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Title: Watching foreign TV in an age of online sharing : the cultural implications of cross-border television experience
Author: Tse, Yu-Kei
ISNI:       0000 0004 5922 3997
Awarding Body: Goldsmiths, University of London
Current Institution: Goldsmiths College (University of London)
Date of Award: 2016
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In recent years, unofficial and/or illegal forms of online file sharing have been increasingly used by audiences worldwide to consume foreign TV programmes which would not previously have been available to them at the time when such shows were first broadcast in their original regions. This form of consumption shortens the time-and-space gap between foreign broadcast and local consumption, highlighting audiences’ desires for borderless, transnational viewing. Taking Taiwanese audiences as an example, this research studies the implications which transnational foreign television consumption via online sharing may bring. Based on in-depth interviews with thirty-six audience members conducted from 2010 to 2011, I focus on two issues: 1. The meaning of television for its audiences: This research examines how and why audiences employ online sharing to bypass temporal, spatial and legal constraints on consuming foreign programmes, and elaborates the ways in which such consumption is becoming an emerging norm of television experience. It sheds light on how our existing understandings have changed, regarding what is meant by “watching TV”, and what television’s role is in providing a sense of liveness, shaping audiences’ sense of social togetherness and their cultural identity. 2. Transnational media flows and cultural power relationships: This research looks at the implications of this cross-border Taiwanese consumption of television for transnational media flows in the post-colonial East Asian contexts. It examines cultural power relationships between East Asian countries, as well as those between the East and the West. Furthermore, by elaborating how audiences’ sense of co-temporality with (and understanding of) other cultures develop via their consumption, this research analyses how such consumption shapes the direction of media flows and cultural power relationships of Taiwan with other countries and thus offers a contemporary understanding of what television means as a cultural form, and what features television audiences have, in the post-network era today.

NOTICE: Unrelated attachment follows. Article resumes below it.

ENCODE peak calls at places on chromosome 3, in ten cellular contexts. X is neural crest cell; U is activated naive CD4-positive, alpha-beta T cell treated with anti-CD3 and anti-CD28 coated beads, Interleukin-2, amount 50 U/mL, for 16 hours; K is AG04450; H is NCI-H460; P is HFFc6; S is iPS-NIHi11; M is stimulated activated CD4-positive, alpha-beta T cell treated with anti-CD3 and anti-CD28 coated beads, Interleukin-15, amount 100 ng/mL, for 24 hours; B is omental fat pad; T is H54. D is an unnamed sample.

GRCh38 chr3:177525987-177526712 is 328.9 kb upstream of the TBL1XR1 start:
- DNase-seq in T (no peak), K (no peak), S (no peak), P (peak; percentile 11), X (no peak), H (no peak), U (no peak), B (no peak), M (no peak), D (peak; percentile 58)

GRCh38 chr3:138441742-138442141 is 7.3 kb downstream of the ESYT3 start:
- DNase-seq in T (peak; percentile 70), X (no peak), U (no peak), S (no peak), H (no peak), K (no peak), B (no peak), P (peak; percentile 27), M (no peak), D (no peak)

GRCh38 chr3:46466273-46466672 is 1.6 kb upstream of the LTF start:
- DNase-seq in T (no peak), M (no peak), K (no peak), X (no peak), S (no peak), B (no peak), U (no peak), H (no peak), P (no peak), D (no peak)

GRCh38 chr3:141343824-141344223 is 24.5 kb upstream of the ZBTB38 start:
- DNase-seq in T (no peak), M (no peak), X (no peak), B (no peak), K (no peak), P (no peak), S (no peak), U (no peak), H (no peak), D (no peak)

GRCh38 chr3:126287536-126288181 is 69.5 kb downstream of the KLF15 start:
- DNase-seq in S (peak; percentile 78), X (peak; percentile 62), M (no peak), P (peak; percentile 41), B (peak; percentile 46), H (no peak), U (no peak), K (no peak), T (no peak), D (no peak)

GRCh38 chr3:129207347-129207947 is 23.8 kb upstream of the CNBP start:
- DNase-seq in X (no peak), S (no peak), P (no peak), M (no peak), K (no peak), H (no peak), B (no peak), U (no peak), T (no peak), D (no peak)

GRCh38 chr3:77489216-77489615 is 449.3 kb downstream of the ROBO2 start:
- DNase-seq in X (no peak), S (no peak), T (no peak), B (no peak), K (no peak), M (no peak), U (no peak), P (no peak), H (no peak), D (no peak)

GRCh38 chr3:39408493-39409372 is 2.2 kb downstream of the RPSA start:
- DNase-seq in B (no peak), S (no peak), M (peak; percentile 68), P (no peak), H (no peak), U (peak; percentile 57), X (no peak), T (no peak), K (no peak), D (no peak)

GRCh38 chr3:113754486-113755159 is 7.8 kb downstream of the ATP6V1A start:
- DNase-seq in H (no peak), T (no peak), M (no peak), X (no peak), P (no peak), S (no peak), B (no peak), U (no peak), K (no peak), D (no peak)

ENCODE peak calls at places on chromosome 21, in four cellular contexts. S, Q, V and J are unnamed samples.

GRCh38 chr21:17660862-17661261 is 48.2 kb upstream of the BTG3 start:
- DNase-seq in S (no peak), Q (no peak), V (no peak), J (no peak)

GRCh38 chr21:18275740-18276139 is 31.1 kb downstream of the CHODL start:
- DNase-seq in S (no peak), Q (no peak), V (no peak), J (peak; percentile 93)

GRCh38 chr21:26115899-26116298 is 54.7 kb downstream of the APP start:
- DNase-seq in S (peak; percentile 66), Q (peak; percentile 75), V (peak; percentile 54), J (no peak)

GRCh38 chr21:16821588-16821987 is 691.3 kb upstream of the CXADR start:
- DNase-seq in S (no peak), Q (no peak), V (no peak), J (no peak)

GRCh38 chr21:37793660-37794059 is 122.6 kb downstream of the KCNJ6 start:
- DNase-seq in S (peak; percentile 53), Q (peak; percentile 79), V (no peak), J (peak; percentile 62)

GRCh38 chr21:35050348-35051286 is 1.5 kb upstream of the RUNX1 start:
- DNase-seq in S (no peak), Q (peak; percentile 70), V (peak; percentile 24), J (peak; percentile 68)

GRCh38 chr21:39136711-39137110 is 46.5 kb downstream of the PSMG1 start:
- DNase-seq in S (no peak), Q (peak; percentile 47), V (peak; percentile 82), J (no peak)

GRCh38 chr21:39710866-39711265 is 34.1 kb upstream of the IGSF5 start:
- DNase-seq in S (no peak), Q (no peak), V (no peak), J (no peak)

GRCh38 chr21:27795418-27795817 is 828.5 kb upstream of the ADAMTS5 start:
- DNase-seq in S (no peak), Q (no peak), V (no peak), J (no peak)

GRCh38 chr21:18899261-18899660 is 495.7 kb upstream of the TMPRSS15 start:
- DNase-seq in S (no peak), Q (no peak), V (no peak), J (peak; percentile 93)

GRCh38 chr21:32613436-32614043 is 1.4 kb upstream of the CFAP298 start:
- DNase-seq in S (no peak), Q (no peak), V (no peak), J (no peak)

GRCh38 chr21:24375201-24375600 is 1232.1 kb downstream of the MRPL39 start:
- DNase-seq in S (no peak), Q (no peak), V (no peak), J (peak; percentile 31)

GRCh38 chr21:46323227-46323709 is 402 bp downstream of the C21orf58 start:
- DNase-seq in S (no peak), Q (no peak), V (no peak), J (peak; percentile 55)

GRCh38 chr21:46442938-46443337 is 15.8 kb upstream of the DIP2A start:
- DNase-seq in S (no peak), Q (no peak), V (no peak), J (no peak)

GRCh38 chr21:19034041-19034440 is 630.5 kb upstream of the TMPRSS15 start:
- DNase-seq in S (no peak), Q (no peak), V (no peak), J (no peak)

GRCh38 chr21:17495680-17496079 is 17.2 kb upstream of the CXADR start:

Supervisor: Not available Sponsor: Not available
Qualification Name: Thesis (Ph.D.) Qualification Level: Doctoral